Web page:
Reviewer Conny Withay:Operating her own business in office management since 1991, Conny is an avid reader and volunteers with the elderly playing her designed The Write Word Game. A cum laude graduate with a degree in art living in the Pacific Northwest, she is married with two sons, two daughters-in-law, and three grandchildren.
Author: Carole P. Roman
“Just because you’re in charge doesn’t mean you know everything. A good captain must consider everyone’s feelings, or else nobody will want to be in your crew,” Captain No Beard admits in Carole P. Roman’s children’s story, Stuck in the Doldrums – A Lesson in Sharing.
Part of “A Captain No Beard Story” series, this thirty-six page square paperback is targeted toward preschool to early elementary school children and readers who like pirate stories. With no profanity, scary scenes, or violence, the book would best be read to beginner readers based on some of the more complicated words and lengthy reading. The fun, colorful illustrations are easy to decipher and cover one side of the page with a nicely sized font wording on the other.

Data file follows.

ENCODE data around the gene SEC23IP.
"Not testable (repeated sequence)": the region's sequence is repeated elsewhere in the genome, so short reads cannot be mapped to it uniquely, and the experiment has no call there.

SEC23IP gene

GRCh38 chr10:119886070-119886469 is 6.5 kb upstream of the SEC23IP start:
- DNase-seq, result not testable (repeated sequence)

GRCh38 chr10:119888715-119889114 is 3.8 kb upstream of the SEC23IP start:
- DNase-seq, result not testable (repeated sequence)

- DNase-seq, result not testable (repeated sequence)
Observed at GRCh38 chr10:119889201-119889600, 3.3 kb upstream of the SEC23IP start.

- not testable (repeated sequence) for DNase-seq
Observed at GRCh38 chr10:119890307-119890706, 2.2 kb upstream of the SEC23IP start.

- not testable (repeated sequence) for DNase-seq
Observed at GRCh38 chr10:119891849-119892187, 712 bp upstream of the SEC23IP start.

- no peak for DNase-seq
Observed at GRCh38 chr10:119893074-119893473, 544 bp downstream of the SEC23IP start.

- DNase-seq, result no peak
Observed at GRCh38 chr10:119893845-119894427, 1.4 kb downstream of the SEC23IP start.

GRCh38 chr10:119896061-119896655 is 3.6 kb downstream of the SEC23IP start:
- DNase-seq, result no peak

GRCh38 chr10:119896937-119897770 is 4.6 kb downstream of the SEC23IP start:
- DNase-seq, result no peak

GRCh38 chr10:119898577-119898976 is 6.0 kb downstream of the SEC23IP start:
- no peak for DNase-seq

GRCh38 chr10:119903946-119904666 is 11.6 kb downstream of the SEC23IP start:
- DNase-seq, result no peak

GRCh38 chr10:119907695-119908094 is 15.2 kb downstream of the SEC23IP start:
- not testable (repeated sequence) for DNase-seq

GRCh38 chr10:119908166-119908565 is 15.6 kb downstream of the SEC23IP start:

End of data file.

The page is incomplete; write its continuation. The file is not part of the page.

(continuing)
This continuing cute tome includes a boy named Alexander and his cousin, Hallie, who pretend they are on their pirate ship called The Flying Dragon. When their ship experiences the calm seas and doldrums, the crew goes onshore to play in the sand. However, Captain No Beard becomes bossy and pushy, demanding Mongo the monkey to give him his telescope and wanting to change Linus the lion’s sand castle tower and drawbridge.
With the crew upset with his bossiness and negative attitude, the captain returns alone to the ship, convinced he does not need anyone. When a giant squid entangles the boat, Captain No Beard screams for help, but the crew questions if they should come to his rescue based on how he treated them.
Hallie explains that they are a crew first and they should always help a friend in need and talk after the crisis is over. They come aboard, getting the boat free of the giant squid. Captain No Beard apologizes for his bad behavior and thanks his crew for their help before he switches back to being Alexander in his bedroom.
Playful and charming, the book offers a fantasy of fun while teaching how to not be selfish, to share, and to help a friend who is going through a difficult situation in addition to learning a few nautical terms. Reminding readers to be kind, children will enjoy looking at the colorful, expressive designs and reading the tale again.
Thanks to the author for furnishing this book in exchange for a review based on the reader’s honest opinion.